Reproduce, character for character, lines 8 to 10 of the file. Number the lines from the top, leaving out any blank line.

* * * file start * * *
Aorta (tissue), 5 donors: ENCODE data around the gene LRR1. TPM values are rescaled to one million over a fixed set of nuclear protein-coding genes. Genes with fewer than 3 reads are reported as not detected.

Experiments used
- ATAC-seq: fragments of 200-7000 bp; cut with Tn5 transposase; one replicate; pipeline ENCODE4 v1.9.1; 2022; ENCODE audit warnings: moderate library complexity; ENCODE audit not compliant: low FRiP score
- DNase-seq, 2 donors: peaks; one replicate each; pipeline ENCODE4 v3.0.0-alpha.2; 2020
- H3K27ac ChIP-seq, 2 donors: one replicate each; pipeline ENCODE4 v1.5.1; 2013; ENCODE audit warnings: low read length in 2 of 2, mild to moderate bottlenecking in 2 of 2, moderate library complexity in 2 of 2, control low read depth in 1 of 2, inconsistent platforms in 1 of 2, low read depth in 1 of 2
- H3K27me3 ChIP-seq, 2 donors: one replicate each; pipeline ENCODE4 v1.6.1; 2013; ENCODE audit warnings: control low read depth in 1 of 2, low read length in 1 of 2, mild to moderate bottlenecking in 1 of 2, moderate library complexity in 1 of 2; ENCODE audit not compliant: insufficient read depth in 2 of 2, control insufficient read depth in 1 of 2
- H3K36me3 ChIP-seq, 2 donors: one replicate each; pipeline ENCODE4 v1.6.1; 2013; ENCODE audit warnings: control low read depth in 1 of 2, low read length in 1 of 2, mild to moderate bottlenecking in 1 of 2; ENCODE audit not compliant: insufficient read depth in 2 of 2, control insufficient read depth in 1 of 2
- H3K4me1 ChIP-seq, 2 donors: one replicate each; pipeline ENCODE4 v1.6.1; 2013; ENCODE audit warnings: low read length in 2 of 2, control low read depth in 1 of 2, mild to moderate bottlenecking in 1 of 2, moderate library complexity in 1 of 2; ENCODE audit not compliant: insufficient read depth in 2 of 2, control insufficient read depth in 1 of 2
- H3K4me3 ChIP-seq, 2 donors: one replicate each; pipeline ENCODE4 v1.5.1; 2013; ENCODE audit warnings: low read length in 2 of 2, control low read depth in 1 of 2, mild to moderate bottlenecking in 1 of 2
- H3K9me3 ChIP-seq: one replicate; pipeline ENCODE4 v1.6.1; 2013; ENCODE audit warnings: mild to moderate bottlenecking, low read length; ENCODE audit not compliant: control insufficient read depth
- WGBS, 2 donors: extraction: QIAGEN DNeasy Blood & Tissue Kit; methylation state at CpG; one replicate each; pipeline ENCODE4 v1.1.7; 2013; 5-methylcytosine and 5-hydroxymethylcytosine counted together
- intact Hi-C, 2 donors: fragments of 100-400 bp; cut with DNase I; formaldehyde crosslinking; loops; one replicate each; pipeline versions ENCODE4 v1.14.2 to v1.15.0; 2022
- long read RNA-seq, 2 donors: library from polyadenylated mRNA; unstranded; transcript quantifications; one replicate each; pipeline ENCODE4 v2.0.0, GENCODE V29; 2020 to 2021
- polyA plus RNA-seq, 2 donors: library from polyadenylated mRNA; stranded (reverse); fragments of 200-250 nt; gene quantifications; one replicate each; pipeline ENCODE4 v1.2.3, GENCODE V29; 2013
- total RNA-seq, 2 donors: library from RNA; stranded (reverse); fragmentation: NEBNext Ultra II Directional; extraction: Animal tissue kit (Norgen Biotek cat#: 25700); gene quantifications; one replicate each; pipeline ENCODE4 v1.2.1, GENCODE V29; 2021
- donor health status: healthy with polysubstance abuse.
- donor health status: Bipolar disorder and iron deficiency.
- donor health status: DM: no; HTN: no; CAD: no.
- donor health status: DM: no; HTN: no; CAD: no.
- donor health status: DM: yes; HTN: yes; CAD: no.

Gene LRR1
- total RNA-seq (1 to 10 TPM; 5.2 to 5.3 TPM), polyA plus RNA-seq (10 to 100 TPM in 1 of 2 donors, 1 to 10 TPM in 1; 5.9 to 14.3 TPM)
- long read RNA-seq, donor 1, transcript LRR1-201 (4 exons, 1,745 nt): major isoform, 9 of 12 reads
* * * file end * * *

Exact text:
- H3K4me1 ChIP-seq, 2 donors: one replicate each; pipeline ENCODE4 v1.6.1; 2013; ENCODE audit warnings: low read length in 2 of 2, control low read depth in 1 of 2, mild to moderate bottlenecking in 1 of 2, moderate library complexity in 1 of 2; ENCODE audit not compliant: insufficient read depth in 2 of 2, control insufficient read depth in 1 of 2
- H3K4me3 ChIP-seq, 2 donors: one replicate each; pipeline ENCODE4 v1.5.1; 2013; ENCODE audit warnings: low read length in 2 of 2, control low read depth in 1 of 2, mild to moderate bottlenecking in 1 of 2
- H3K9me3 ChIP-seq: one replicate; pipeline ENCODE4 v1.6.1; 2013; ENCODE audit warnings: mild to moderate bottlenecking, low read length; ENCODE audit not compliant: control insufficient read depth